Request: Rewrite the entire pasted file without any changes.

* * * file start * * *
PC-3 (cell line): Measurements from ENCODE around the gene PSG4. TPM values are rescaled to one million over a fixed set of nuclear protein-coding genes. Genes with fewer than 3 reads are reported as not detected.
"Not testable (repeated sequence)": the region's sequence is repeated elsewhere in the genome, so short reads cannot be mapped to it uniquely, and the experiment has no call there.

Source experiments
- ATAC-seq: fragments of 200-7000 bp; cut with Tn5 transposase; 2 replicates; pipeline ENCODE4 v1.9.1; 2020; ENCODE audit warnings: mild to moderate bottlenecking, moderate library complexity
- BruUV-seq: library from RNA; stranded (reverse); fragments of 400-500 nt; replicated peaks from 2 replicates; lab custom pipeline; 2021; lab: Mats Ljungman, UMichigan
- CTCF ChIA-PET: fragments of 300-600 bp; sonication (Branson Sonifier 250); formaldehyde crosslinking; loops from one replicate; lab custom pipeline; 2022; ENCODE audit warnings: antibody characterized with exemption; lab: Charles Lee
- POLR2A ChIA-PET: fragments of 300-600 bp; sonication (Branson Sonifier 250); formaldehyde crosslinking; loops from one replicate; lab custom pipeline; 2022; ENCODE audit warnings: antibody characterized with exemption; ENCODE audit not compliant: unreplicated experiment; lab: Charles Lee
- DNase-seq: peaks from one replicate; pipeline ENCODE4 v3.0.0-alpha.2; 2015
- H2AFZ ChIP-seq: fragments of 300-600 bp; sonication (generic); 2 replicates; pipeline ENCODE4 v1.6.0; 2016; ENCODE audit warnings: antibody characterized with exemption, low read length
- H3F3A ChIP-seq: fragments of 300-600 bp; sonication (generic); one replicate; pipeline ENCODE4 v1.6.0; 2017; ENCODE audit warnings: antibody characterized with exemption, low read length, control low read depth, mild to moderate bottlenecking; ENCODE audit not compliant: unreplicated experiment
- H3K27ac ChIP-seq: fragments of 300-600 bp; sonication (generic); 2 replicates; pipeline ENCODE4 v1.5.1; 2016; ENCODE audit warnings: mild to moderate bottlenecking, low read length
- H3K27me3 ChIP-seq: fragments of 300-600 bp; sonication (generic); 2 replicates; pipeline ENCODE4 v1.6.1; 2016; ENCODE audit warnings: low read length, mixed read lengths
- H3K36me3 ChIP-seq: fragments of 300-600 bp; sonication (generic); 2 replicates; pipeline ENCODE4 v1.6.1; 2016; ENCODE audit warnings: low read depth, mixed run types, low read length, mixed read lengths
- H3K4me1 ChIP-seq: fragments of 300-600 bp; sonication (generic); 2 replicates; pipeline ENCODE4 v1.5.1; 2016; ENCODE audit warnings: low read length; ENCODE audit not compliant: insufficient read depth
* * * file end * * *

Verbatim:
PC-3 (cell line): Measurements from ENCODE around the gene PSG4. TPM values are rescaled to one million over a fixed set of nuclear protein-coding genes. Genes with fewer than 3 reads are reported as not detected.
"Not testable (repeated sequence)": the region's sequence is repeated elsewhere in the genome, so short reads cannot be mapped to it uniquely, and the experiment has no call there.

Source experiments
- ATAC-seq: fragments of 200-7000 bp; cut with Tn5 transposase; 2 replicates; pipeline ENCODE4 v1.9.1; 2020; ENCODE audit warnings: mild to moderate bottlenecking, moderate library complexity
- BruUV-seq: library from RNA; stranded (reverse); fragments of 400-500 nt; replicated peaks from 2 replicates; lab custom pipeline; 2021; lab: Mats Ljungman, UMichigan
- CTCF ChIA-PET: fragments of 300-600 bp; sonication (Branson Sonifier 250); formaldehyde crosslinking; loops from one replicate; lab custom pipeline; 2022; ENCODE audit warnings: antibody characterized with exemption; lab: Charles Lee
- POLR2A ChIA-PET: fragments of 300-600 bp; sonication (Branson Sonifier 250); formaldehyde crosslinking; loops from one replicate; lab custom pipeline; 2022; ENCODE audit warnings: antibody characterized with exemption; ENCODE audit not compliant: unreplicated experiment; lab: Charles Lee
- DNase-seq: peaks from one replicate; pipeline ENCODE4 v3.0.0-alpha.2; 2015
- H2AFZ ChIP-seq: fragments of 300-600 bp; sonication (generic); 2 replicates; pipeline ENCODE4 v1.6.0; 2016; ENCODE audit warnings: antibody characterized with exemption, low read length
- H3F3A ChIP-seq: fragments of 300-600 bp; sonication (generic); one replicate; pipeline ENCODE4 v1.6.0; 2017; ENCODE audit warnings: antibody characterized with exemption, low read length, control low read depth, mild to moderate bottlenecking; ENCODE audit not compliant: unreplicated experiment
- H3K27ac ChIP-seq: fragments of 300-600 bp; sonication (generic); 2 replicates; pipeline ENCODE4 v1.5.1; 2016; ENCODE audit warnings: mild to moderate bottlenecking, low read length
- H3K27me3 ChIP-seq: fragments of 300-600 bp; sonication (generic); 2 replicates; pipeline ENCODE4 v1.6.1; 2016; ENCODE audit warnings: low read length, mixed read lengths
- H3K36me3 ChIP-seq: fragments of 300-600 bp; sonication (generic); 2 replicates; pipeline ENCODE4 v1.6.1; 2016; ENCODE audit warnings: low read depth, mixed run types, low read length, mixed read lengths
- H3K4me1 ChIP-seq: fragments of 300-600 bp; sonication (generic); 2 replicates; pipeline ENCODE4 v1.5.1; 2016; ENCODE audit warnings: low read length; ENCODE audit not compliant: insufficient read depth